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The Epitome of Evil




Introduction

Do you remember your first love? Your high school sweetheart? Have you ever wondered what would happen if you could have a second chance with that person? Cindy Thompson had that chance in 1982. She was newly divorced with two children and starting over again in her early twenties. A chance run in with her high school love, Mark Davis, would change the trajectory of her life in ways she couldn’t have imagined at the time. With all the drama of a lifetime movie, this is the story of the Epitome of Evil.

Cindy Thompson

Cindy Thompson had dated Mark Davis throughout high school, but the couple had broken up towards the end of high school. According to Cindy’s best friend, Cheryl, they had broken up because Cindy was ready to settle down and Mark was not. (Betrayed, 2020). Mark moved on with a new girlfriend, Carol Sanders, while Cindy moved on with Ken Woodward. Cindy married Ken and they had a son and daughter together. However, after six years, the marriage crumbled. Cindy found herself suddenly single, without a home, and unable to care for her children. She moved in with her friend Cheryl in her hometown of Lake Orion, Michigan. She found work as a waitress but decided the best thing for her kids was for them to live with her ex-husband as he was able to provide more stability.

She happened to run into Mark in town and the sparks flew instantly. Her feelings from high school came rushing back. According to Cindy’s sister, Mark told Cindy that he and Carol had been split up. (Betrayed, 2020). However, Mark continued to live with Carol Sanders and carried on relationships with both women. Even without this not so well-kept secret, there was plenty of drama amongst the group of friends. Cindy had become friends with a woman named Barb that she worked with and Barb’s boyfriend disliked Cindy and Mark. Mark was known to drink alcohol and smoke weed, and Barb’s boyfriend was a former police officer. He felt the couple were “low lives” and made no secret of his dislike. (Betrayed, 2020). Nancy Davis, Mark’s mother, also makes her feelings of dislike for Cindy well known. (People V. Ege,2009) Nancy didn’t feel like Cindy was good enough for Mark since she was divorced and had lost custody of her children.

In October 1982, Cindy and her friend Barb found two females inside Cindy’s apartment ripping up t-shirts and a watch case that Cindy had bought for Mark for Christmas. (People V. Ege, 2009) One of the females was identified as Carol Sanders and the other as Deborah Dunn, a friend of Carol’s. According to Deborah, Cindy had “gotten Mark some Christmas presents and Carol did not want him to have those, so she was taking them back” (People V. Ege, 2009).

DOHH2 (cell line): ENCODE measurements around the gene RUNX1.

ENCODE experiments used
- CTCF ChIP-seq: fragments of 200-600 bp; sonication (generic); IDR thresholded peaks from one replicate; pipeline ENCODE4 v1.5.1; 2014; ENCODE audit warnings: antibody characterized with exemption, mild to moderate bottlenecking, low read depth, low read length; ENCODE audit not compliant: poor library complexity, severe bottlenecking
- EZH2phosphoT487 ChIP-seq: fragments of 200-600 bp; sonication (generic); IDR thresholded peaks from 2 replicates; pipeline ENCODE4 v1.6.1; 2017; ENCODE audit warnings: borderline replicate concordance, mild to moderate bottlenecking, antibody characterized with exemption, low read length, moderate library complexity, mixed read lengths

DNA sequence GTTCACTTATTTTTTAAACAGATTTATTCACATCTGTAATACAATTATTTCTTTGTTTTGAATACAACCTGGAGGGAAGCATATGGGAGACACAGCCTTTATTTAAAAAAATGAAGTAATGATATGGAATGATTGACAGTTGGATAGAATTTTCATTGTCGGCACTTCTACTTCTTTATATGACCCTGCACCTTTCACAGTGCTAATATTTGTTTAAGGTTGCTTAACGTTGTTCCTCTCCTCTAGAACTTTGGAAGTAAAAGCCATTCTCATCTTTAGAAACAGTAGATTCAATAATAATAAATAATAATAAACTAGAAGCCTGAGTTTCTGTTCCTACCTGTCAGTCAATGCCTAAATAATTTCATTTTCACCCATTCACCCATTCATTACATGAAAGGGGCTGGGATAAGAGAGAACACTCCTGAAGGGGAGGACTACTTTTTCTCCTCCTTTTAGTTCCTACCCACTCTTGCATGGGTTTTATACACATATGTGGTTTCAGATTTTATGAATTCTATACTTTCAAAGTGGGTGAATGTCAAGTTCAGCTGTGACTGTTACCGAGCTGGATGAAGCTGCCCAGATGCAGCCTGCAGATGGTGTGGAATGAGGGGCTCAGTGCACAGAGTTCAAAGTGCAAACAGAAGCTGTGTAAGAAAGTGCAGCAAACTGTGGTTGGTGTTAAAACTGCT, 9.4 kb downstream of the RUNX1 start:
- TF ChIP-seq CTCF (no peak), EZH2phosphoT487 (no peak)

The drama would only intensify when Cindy learned she was pregnant in the summer of 1983. Although this would be Cindy’s third child, it was Mark’s first. He was thrilled to learn she was pregnant and excited to be a father, but he had to come clean to Cindy that he was still with Carol. In all of my research, it’s hard to determine if Mark actually left Carol at that point but it seems both women knew about each other after that point. It seems Mark continued both relationships. Mark’s mother was infuriated by the news of Cindy’s pregnancy and frequently called her derogatory names. According to Cindy’s friend Cheryl, Nancy was friends with Carol’s mother and wanted Mark and Carol to marry. (Betrayed, 2020).

Friends of Carol and Cindy state that in the fall of 1983, Carol made several comments about Cindy including that she was upset about the pregnancy, she wanted Mark to convince her to have an abortion, and that the baby would be deformed. Carol allegedly told Mark that if Cindy insisted on having the baby that Carol and Mark should adopt the baby. Carol’s friend would later state “she didn’t understand Cindy and why she wanted this baby so much, she goes she just makes me so mad I could kill her and she hit the steering wheel” (People V. Ege, 2009).

In December of 1983, a man and woman forced their way into the home of Cindy’s sister and grabbed Cindy. Cindy and the woman fought while the man held Cindy’s sister and fourteen-year-old niece back from intervening. However, the man and woman didn’t realize Cindy was on the phone with her friend. Cindy shouted to the phone for her friend to call the police, prompting the couple to run out of the house. Cindy told her sister the woman was Carol Sanders. (People V. Ege, 2009).